The Ability Paradigm
When I was a kid, I wanted to be a professional baseball pitcher more than anything in the world. I’d go outside and throw a tennis ball against my front steps and play every ricochet as if it were a batted ball. I’d write out a lineup of the Cubs vs. whomever they happened to be playing that day, and I’d play out a full nine inning game. I even recorded the stats for every player. If it rained out, I’d wad up a pair of socks and hit them around my front porch with a wiffle ball bat – still keeping copious stats. Now that I think of it, this is the first time I’ve ever admitted this in public. I imagine my wife has never been prouder of me.
When I got older, I graduated on to pickup games at the schoolyard near my house. I played little league, high school, and eventually college baseball. I worked as hard as I could, and I always kept the goal of becoming a professional front and center in my mind. I worked out six days a week (wish all that work was evidenced a bit more obviously now days), and I went to pitching lessons in the offseasons. I knew what I wanted, and I worked with every bit of who I was to get there. There was only one problem. I wasn’t good enough.
I always had visions of throwing a baseball 95 miles per hour, but despite all my concerted efforts, I never managed to break 82 on the radar gun. I just didn’t have the physical ability to do so. I could have tried harder, I guess, but I’m not sure there was much more with which to try. I could have gone to more clinics, lifted more weights, done more drills, ran more miles, or even watched more tape, but in the end, I don’t think it would have made a difference. My body just wasn’t made to throw as hard as I wanted it to.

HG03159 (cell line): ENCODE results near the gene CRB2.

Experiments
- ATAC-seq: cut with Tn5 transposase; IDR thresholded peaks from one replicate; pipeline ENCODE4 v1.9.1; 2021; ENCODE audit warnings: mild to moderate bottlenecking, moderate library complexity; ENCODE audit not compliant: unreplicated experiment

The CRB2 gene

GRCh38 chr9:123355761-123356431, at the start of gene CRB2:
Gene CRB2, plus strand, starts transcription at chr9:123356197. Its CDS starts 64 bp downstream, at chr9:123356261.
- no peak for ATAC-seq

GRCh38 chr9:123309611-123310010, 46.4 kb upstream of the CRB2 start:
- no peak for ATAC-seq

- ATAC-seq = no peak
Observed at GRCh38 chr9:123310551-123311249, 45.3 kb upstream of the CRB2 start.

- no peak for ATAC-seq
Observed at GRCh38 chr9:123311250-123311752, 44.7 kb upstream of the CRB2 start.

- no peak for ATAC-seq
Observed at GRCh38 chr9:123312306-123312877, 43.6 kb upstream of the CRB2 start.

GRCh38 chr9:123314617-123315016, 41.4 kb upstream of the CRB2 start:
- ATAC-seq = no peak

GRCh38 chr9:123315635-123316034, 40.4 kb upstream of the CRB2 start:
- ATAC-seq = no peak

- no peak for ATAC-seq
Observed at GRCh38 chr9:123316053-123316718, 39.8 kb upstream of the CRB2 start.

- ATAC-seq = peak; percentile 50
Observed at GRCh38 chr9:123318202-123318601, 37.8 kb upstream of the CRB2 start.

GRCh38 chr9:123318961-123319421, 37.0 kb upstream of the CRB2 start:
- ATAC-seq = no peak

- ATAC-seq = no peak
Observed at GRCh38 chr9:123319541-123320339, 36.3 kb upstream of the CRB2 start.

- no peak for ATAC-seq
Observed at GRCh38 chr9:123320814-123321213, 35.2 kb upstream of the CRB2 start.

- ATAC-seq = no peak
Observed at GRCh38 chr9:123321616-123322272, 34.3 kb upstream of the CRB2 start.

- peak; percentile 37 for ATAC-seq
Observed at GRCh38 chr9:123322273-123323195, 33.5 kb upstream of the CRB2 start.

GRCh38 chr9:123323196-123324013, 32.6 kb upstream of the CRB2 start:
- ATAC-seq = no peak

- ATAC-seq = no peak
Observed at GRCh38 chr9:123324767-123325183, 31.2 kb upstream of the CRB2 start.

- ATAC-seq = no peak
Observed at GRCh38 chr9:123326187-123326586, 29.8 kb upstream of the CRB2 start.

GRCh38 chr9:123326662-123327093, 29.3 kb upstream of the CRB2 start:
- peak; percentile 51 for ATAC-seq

I believe there’s something very significant here. We all have obvious physical limitations. When we look at kids today, it would be absurd to expect them all to perform the same on any given physical task. Think of what would happen if we said that every kid in 8th grade had to run a 6 minute mile. Or that every 5th grader had to be able to do 25 pull-ups. Or even 5 pull-ups. It would be absurd. Now think of the obvious parallel to learning.
Why is it when it comes to learning that we expect every kid to be able to perform at the same level? When will we realize that kids are just as different mentally one from another as they are physically? Not all kids can think at 95 miles per hour.
I know some people will disagree with me. There are those who think all kids have the capacity to pass all of our given standards on performance assessments, but think about how fundamentally wrong that is. If all kids can pass the standard, then what kind of rigor is built into the standard? It would be an obvious sign that our expectations were too low as there would be at least 25% of the students who wouldn’t even have to try to achieve passable marks. Conversely, if the standard was more rigorous and required much more effort of the students, there would be a percentage of the population who couldn’t possibly achieve passable marks. It’s an indefensible notion to think that we can build tests that are appropriately difficult for all students and that all students can potentially meet the standard.
Some would say that I’m advocating for lower expectations for our kids. I would counter just the opposite. I expect every student in our world has the potential to achieve and perform at the very best of his or her abilities. That he or she can apply all of his or her skills and thinking to any problem at any time. To me, that is the absolute highest expectation there is.
If my goal in playing baseball had really and completely been to throw 95 miles per hour, I would have been a complete failure. I would never have measured up, and I would have grown to resent the game. Instead, I gave every bit of what I had, and I just enjoyed playing the game. I believe we need to be very wary of setting up expectations that all students should be expected to perform and strive for the same goals. If we do, too many students will think themselves complete failures, and they will grow to resent learning. Instead, I think we need to let kids give every bit of what they have and just enjoy the process of learning.
Thanks to Anne Ruthmann for the Flickr image.